AccuWeather app caught sharing data even when users opt out
Weather forecasting company AccuWeather Inc. has allegedly been caught spying on users.
A report published Tuesday detailed how its iPhone app sends data back to the company and an advertising partner even when users don’t give it permission.
First spotted by security researcher Will Strafach, the AccuWeather iOS app is alleged to send location data to the company along with details of the Wi-Fi router to which the phone is connected and its Media Access Control or MAC address. At least some of that data is also forwarded to AccuWeather’s “data monetization” partner Reveal Mobile, allowing the ad company to identify where a user is currently located, including in some cases an actual physical address.
Raleigh, North Carolina-based Reveal Mobile Inc. is a “data tracking” company that claims on its website to convert “mobile location signals into high value audiences,” allowing partners to “generate more mobile revenue, with or without ads.” How it generates revenue without advertising isn’t particularly clear, but it may be selling data to other ad companies.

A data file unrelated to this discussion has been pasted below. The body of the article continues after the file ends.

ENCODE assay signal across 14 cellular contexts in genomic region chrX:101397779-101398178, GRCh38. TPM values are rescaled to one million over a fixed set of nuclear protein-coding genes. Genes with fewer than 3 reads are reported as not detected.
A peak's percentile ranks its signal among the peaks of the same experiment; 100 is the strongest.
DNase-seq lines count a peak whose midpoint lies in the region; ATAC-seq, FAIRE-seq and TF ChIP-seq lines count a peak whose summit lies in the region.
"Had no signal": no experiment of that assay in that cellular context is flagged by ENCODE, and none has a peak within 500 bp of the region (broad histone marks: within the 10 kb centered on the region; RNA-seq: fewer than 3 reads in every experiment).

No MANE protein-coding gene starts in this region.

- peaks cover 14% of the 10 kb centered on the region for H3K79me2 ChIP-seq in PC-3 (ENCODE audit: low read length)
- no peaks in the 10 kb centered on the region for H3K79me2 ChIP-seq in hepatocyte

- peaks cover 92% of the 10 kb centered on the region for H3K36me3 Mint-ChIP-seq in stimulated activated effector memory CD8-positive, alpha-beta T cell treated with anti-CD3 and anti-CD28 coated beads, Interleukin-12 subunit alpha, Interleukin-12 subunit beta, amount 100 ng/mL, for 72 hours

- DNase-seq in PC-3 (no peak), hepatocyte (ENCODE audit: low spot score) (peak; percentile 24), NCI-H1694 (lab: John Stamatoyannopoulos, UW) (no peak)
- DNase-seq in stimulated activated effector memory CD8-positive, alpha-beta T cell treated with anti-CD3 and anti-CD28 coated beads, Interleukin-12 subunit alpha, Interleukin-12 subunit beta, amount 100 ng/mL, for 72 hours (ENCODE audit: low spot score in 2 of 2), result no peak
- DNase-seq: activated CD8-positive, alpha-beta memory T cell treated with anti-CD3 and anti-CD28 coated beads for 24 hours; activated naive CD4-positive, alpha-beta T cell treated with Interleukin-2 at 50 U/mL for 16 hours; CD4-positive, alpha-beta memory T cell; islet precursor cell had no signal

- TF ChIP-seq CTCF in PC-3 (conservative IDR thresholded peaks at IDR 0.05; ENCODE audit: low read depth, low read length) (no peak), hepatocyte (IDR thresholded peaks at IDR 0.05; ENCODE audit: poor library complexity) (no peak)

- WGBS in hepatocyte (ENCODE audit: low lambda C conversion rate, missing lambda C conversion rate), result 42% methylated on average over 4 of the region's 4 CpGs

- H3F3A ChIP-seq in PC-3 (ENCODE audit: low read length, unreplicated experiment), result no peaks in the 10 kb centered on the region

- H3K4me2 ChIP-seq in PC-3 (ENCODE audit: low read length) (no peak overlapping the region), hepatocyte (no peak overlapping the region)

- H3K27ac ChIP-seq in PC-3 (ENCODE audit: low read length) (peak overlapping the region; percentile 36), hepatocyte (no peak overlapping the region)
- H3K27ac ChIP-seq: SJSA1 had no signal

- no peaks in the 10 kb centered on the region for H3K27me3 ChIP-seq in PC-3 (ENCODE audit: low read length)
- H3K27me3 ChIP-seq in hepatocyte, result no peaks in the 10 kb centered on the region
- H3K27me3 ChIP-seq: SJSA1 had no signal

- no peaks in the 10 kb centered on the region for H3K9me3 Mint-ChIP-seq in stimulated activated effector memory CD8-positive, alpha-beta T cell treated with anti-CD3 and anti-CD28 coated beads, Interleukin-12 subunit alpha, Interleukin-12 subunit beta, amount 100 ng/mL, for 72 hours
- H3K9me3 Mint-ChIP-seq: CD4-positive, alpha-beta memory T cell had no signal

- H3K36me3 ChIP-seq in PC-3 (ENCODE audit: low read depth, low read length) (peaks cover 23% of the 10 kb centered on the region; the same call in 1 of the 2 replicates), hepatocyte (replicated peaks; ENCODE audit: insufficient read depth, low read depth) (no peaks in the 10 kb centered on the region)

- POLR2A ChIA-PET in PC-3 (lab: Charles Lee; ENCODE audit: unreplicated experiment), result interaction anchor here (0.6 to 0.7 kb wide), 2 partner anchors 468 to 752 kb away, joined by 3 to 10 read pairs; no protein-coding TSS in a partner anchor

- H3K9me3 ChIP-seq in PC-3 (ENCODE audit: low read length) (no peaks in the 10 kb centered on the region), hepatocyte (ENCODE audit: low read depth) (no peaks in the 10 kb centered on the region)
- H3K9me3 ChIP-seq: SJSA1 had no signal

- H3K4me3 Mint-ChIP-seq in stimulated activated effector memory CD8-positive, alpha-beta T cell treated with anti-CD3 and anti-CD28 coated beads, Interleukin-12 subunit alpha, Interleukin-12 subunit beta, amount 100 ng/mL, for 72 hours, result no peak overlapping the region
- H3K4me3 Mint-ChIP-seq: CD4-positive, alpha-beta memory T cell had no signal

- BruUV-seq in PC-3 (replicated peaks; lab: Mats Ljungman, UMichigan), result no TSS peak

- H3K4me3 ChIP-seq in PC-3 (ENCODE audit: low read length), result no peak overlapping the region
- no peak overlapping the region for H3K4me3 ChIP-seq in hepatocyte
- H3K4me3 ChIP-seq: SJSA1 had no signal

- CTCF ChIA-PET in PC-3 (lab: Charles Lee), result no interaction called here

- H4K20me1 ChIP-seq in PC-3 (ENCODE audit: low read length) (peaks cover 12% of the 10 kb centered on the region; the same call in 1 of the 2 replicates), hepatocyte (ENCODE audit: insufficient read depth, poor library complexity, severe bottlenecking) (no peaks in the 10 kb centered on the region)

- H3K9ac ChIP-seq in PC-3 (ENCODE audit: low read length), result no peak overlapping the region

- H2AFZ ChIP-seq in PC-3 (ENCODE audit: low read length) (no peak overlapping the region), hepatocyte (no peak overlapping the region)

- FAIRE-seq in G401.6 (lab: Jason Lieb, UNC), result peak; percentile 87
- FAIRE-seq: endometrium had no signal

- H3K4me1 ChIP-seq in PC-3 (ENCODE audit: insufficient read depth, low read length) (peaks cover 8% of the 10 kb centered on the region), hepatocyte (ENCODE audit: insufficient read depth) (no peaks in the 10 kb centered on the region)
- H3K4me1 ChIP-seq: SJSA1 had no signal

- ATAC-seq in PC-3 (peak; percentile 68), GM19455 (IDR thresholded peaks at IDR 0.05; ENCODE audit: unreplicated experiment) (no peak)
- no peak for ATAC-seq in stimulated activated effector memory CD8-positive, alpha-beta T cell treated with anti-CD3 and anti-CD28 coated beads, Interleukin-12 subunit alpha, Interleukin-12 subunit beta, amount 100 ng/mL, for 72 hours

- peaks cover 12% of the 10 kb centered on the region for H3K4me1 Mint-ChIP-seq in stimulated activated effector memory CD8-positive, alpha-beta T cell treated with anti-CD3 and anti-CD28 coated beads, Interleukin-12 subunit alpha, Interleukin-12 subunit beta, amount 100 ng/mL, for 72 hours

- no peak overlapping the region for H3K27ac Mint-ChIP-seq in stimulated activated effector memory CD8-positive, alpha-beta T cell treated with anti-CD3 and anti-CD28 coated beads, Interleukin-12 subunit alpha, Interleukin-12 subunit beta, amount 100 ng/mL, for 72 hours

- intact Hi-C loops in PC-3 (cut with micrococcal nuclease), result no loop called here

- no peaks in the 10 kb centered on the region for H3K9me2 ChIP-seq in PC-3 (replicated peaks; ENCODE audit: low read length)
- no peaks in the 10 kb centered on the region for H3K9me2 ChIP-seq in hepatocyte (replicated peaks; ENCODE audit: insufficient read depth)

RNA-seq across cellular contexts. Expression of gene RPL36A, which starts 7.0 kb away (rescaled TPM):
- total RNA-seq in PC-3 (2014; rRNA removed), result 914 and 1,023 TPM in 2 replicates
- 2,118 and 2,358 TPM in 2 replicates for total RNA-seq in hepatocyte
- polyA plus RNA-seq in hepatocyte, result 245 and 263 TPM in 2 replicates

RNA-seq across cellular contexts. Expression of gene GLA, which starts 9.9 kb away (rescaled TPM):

In Strafach’s test, his Apple Inc. iPhone sent data to both AccuWeather and Reveal Mobile 16 times over a period of 36 hours, “roughly once every few hours.”
An app sending data back to the company or related organizations is hardly new, but the case is notable because the AccuWeather app does so even when permission is not granted by the app user.
In a statement, Reveal Mobile attempted to put the blame for the data sharing on AccuWeather, saying that it follows “all app store guidelines, honoring all device level and app level opt-outs and permissions.” For its part, AccuWeather denied the allegations, saying in its separate statement that “despite stories to the contrary from sources not connected to the actual information, if a user opts out of location tracking on AccuWeather, no GPS coordinates are collected or passed without further opt-in permission from the user.”
Disturbingly, Strafach added, the Reveal Mobile software development kit — seemingly behind the alleged nefarious data sharing — is used by a number of other iOS apps. But in testing 40 apps that use the SDK, he could identify similar behavior in only one, named “Frank’s Forecast Weather App.”
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